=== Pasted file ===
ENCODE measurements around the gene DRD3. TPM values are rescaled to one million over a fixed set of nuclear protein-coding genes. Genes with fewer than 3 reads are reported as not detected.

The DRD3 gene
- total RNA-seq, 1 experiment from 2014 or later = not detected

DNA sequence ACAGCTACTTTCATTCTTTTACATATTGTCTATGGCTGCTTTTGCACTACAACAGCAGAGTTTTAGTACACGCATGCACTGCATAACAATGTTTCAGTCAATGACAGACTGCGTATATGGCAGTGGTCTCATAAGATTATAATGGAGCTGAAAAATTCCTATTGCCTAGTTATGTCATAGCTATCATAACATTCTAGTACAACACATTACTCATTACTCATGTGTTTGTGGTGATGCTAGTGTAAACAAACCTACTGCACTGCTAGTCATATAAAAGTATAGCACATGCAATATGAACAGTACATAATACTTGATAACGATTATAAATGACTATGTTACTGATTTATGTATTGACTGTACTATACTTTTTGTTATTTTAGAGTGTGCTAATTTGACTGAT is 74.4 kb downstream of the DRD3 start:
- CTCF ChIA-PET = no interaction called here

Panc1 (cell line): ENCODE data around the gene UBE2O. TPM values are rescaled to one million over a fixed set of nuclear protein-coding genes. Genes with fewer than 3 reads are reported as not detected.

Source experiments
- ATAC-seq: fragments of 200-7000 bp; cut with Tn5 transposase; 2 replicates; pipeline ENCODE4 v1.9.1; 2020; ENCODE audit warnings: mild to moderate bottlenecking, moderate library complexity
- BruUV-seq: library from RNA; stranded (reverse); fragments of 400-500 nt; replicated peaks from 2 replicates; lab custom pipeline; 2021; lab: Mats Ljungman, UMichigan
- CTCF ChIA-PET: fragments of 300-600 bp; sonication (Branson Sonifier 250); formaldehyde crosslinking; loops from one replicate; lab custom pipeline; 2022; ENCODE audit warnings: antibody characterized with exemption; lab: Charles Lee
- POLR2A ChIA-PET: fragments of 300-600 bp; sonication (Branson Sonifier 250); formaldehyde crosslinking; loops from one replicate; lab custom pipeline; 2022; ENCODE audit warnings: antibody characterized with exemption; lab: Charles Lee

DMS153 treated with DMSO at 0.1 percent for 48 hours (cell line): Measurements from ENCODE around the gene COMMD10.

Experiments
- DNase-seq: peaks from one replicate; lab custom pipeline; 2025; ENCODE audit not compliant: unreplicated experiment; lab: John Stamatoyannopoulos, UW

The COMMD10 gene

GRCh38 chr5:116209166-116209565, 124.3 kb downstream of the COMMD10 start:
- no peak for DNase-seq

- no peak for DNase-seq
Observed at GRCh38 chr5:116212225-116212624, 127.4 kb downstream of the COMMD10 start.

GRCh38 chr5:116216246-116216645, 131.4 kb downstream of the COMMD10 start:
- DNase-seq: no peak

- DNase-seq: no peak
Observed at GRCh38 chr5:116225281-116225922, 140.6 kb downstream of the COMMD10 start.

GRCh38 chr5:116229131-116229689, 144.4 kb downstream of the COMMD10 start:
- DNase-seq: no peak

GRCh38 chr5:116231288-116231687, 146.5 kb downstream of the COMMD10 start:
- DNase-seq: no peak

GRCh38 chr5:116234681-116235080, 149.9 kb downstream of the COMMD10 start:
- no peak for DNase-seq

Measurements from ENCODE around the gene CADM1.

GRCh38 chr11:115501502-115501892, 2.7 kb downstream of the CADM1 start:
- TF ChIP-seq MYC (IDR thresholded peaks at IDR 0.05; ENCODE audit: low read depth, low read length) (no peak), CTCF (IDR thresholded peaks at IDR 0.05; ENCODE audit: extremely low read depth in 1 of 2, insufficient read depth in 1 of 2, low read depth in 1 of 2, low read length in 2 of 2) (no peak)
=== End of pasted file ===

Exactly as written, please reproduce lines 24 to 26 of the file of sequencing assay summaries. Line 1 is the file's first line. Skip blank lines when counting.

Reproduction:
GRCh38 chr5:116229131-116229689, 144.4 kb downstream of the COMMD10 start:
- DNase-seq: no peak

GRCh38 chr5:116231288-116231687, 146.5 kb downstream of the COMMD10 start: